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The Globe and Mail

The wait is over for Cuban baseball superstars after defection

Yulieski Gurriel, a slugging third baseman, leads the Cuban league with a .500 batting average this season.

Billy H.C. Kwok/The Globe and Mail

Two Cubans long considered to be among the best players in the world outside Major League Baseball now appear headed for the big leagues.

In a move that will send ripples through the MLB free-agent market, infielders Yulieski Gurriel and Lourdes Gurriel Jr., both superstars in the Cuban National Series, walked away from their team hotel after a tournament in Dominican Republic early Monday morning.

They are the younger brothers of Yuniesky Gurriel, 33, a centre fielder who made history last year as one of four Cubans allowed by the Castro government to play for the Quebec Capitales of the independent Can-Am League. It was the first time Cubans were permitted to play professionally in Canada and the United States without having to defect, and was seen as a precursor to a future deal between the Cuban Baseball Federation and MLB.

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The high-profile defections caught the baseball world off guard, given the Gurriel family's close ties to the Castro government and the fact that both brothers have turned down opportunities to defect before. Yulieski, 31, and Lourdes Jr., who is 22, were adamant over the past year that they only wanted to play in the majors with the permission of their government. Their father, Lourdes Gurriel Sr., is close with Fidel and Raul Castro, and is considered a legend in Cuban baseball.

In an interview in Havana in late October, Yulieksi, a slugging third baseman who leads the Cuban league with a .500 batting average this season, told The Globe and Mail he fielded numerous offers from MLB scouts in the past. "I have waited all my life, always [waiting for] Cuba's permission to play," he said.

It's not clear what changed the Gurriel brothers' minds, though it's possible they grew impatient with the progress of talks between Cuba and MLB, which began last year after Washington and Havana re-established diplomatic relations. A report by Cuban newspaper Granma on Monday left little question as to the circumstances of their departure. The newspaper, considered a platform for the Cuban government, said the two brothers had abandoned the team with "an open attitude of surrender to the merchants of professional baseball for profit."

Perhaps more surprising about the defections is that they come at a time when Cuba has started to let players pursue big-league dreams on their own. Last month, the Cuban government allowed outfielder and former National Series home run king Alexei Bell board a flight out of Havana to pursue MLB free agency, making him one of the first players to be granted such permission since Fidel Castro took over in 1959 and banned professional baseball. Bell, 32, was one of the four players who took part in the historic deal with the Quebec Capitales last year. He is now training in Mexico, hoping to impress scouts at a showcase next week.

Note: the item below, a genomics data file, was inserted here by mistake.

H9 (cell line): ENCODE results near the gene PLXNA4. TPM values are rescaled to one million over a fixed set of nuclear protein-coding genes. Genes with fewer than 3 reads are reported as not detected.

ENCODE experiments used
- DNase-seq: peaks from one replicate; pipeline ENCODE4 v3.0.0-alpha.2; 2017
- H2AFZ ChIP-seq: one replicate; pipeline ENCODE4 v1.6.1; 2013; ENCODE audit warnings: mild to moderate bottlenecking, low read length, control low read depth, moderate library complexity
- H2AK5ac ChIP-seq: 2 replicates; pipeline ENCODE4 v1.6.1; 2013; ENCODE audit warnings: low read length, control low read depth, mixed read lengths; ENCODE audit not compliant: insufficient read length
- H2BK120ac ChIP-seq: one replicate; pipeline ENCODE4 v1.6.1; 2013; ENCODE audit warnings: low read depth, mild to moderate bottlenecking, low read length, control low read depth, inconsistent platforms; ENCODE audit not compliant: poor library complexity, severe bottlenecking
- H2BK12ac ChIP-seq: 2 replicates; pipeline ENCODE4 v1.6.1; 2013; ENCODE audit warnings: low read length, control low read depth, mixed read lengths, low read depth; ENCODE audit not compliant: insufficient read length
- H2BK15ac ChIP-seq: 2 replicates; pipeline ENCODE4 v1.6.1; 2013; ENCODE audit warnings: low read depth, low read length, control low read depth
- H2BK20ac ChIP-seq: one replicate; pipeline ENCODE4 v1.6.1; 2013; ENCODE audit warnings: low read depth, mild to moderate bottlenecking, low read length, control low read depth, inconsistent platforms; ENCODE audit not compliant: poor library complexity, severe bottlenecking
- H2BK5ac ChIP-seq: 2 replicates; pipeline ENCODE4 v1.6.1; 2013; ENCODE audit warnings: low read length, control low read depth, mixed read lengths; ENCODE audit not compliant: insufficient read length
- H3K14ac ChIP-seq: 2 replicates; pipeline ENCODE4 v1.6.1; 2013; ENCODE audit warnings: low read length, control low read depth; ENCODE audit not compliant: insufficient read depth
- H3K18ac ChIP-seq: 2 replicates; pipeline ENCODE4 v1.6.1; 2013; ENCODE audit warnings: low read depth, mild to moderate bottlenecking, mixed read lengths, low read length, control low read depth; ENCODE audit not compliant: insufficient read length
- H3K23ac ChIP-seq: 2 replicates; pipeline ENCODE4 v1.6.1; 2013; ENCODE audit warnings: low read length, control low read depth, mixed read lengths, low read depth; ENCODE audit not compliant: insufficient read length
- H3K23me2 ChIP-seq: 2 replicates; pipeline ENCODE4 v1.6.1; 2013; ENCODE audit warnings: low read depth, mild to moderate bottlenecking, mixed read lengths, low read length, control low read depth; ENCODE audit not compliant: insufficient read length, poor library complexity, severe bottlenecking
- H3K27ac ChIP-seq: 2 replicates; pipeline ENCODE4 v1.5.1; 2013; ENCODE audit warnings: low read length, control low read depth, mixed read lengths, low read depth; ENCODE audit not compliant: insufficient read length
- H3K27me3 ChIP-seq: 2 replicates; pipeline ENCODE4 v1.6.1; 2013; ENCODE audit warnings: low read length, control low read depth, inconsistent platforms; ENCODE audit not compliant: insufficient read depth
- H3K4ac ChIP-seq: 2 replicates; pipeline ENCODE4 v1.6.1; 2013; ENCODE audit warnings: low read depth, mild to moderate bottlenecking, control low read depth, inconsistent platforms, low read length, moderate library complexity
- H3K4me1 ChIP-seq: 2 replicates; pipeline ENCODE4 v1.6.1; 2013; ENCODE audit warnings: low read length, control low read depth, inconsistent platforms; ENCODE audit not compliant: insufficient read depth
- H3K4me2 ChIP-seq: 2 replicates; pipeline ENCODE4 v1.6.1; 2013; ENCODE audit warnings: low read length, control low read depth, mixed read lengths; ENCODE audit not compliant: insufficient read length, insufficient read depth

The two youngest Gurriel brothers, however, were darlings of the Cuban baseball program. Yulieski, a two-time league MVP who scouts figure could make an immediate impact in the Major Leagues, hit 15 home runs in 224 plate appearances with the Havana Industriales this season, in addition to his unusually high batting average. In an interview this fall, Cuba's national baseball commissioner, Heriberto Suarez, called Yulieski "our best player."

Though not as MLB-ready as his brother, shortstop Lourdes Jr. has a significant upside. He won't turn 23 until October, and was hitting .344 in 245 at-bats with the Industriales this season, with 10 home runs. "For all baseball players, getting to the highest level is the biggest goal," he said in an interview in October. "It's not a secret that MLB is the highest."

MLB officials are seeking a deal with Cuba amid growing concern about the human trafficking of baseball players from the island country. Cases such as that of Los Angeles Dodgers outfielder Yasiel Puig, who was held captive by his smugglers as they negotiated a ransom with agents in the United States, have created a situation the league can no longer ignore.

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The league would also like to institute an international MLB draft, which may have provided another reason for the Gurriels to abandon Cuba. The past few years have seen a surge in players leaving the island country to seek free agency, hoping to avoid a draft: Cuban players who enter MLB now through a third country such as the Dominican Republic, Venezuela or Mexico, can sign for tens of millions of dollars as free agents, while draft picks are subject to entry-level contract limits.

For now, it is not clear what impact the defections will have on the eldest Gurriel brother. Michel Laplante, president of the Quebec Capitales, said the team hopes to have Yuniesky back for another season in Canada this spring. He led the Can-Am League in hitting with a .374 average in 270 at-bats last season. As well, the Can-Am is preparing to host a roster of Cuban national-team players, who are scheduled to play games throughout the league this summer.

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